Chrissy always thought courage was about not going along with the crowd, especially when the crowd was doing something you didn't believe in. To her, growing up in New York, courage meant having the strength to walk away and follow your own compass. Until that is, she spent some time studying in Austria. That's when she realized real courage might mean something very different. It might mean choosing to stay.
She was taking a college-level history class on the events leading up to World War II. And as she describes it, "After class one day, I was sitting with some of the students in a café having a drink. Inevitably, the conversation turned to the question, 'What would you have done if you had lived in Austria right before the war?' And I responded rather flippantly that I would have left with all the other intelligent people and moved to America. And, several other people agreed with me, and we concurred that we could never have put up with the Nazi incursion and hatred going on and that we probably would have left long before the war started. Everyone except one, that is.
"One student got really angry. He shouted: 'You traitors! You idiots! It's people like you who made the atrocities possible. When Hitler was rising to power, at least half of the population did not agree with him. If they had stayed, if they had fought for what they believed in, the country would never have been hijacked and used for such evil. Shame on you!'
Chrissy said, "Looking back, my answer would probably still be the same. Austria and living in Europe meant nothing to me. As people started showing signs of supporting the Nazis, I would probably have left. It wasn't my home, and I didn't ultimately belong there. I was just passing through.
"But his response," she said, "forever changed me. Until then, I prided myself on only belonging to groups I could be proud of—groups that I completely agreed with and felt wholeheartedly that I could support. Whenever someone joined the group with an agenda I didn't support, I bailed. I even left religion because there was someone I considered fanatical in the church stating things I couldn't agree with. Well, later, that same church had attendance problems, trouble raising money to support its basic needs, and general problems stemming from lack of morale. I had convinced myself that I was the more ethical and devout person because I refused to budge on what I believed in.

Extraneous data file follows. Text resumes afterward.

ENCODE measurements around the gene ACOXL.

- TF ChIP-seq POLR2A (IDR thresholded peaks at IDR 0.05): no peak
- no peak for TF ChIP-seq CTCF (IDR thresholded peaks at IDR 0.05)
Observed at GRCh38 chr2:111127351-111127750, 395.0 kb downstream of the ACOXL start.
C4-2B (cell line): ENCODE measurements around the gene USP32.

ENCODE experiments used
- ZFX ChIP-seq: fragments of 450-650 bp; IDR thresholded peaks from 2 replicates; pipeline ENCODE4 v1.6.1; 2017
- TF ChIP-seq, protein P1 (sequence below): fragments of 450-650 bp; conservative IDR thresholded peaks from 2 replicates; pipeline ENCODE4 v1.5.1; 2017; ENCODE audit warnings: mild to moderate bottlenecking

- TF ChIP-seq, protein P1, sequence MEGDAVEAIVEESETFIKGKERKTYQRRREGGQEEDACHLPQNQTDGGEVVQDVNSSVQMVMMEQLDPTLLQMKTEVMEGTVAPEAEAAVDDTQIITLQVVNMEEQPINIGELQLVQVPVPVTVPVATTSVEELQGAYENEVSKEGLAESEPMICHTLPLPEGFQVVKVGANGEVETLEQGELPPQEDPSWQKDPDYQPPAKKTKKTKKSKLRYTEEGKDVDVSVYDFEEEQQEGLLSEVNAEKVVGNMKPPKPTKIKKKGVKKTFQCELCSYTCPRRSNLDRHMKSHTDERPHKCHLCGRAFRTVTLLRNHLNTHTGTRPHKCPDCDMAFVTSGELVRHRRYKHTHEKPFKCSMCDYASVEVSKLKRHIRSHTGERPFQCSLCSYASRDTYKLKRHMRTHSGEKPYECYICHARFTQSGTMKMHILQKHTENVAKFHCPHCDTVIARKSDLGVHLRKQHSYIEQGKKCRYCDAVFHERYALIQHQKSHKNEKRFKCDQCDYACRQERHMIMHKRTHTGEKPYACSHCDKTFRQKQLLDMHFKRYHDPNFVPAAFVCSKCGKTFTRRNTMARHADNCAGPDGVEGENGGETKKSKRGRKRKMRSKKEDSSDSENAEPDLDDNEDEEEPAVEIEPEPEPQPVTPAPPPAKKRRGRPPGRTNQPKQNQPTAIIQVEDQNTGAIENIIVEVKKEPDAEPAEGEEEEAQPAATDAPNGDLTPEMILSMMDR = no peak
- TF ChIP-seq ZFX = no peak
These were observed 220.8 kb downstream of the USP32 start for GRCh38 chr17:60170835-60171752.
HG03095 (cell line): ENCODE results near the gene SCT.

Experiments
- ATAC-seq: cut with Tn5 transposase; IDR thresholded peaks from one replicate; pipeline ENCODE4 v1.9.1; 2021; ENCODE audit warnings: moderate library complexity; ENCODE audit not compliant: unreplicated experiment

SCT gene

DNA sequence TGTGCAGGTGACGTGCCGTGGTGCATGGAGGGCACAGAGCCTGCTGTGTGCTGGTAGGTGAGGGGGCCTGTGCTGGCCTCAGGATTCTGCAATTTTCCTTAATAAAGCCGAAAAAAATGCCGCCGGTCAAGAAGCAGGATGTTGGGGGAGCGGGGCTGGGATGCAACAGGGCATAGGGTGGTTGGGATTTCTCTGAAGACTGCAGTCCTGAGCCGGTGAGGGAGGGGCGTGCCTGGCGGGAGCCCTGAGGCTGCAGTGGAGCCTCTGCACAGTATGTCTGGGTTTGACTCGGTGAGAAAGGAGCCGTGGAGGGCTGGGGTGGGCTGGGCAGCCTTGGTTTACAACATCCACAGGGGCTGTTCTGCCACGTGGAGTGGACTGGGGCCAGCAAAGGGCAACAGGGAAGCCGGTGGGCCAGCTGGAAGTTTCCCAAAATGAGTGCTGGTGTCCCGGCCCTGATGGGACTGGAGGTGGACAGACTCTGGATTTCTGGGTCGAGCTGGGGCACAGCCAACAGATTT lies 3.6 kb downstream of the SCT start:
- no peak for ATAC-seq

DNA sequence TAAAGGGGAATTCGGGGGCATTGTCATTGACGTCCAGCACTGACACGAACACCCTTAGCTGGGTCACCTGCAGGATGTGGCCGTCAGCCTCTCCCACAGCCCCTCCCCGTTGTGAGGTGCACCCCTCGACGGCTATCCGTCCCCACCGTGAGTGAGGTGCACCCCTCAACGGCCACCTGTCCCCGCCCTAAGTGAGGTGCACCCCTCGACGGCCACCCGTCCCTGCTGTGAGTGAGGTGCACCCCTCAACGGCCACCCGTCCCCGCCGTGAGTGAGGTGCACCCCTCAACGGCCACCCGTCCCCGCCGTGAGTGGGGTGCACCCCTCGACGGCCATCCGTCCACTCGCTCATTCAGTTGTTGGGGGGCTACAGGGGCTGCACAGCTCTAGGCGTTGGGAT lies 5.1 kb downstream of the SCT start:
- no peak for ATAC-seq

Instead, I was a coward following the path of least resistance. Had I stayed, had I voiced my opinion, perhaps others would have felt comfortable doing the same and coming to an agreement as to what they stood for. Unlike living in Austria, the church did mean something to me, and I should have stood up for what I believed in.
She went on to tell me, "In raising my children, I want them to think carefully about who they are and what they believe in. When a rotten apple joins the bin, I want them to thoughtfully consider the option to stay and fight and not decide solely between going with the flow or leaving."
You know, it's been said that "All that is necessary for evil to triumph is for good people to remain silent." And that's a lesson we need to teach our kids before they're gone, or they've developed the habit to think their only choices are to capitulate or to leave. Staying to fight for change is courageous option kids need to be taught to consider. And sharing this story and having a conversation about it is your first step to doing that.
Here are some questions to get you started in that discussion:
What would you have done if you lived in Austria before World War II? Would you have stayed or left?
What do you think of the saying, "All that is necessary for evil to triumph is for good men to remain silent"? When has that ever happened before? When could it happen again?
When do you think it's appropriate to stay and fight for what you believe in?
In what kind of situation would it be appropriate to leave instead?
Okay, in the next lesson, I'll share a 500-year-old strategy to help build courage in kids or adults.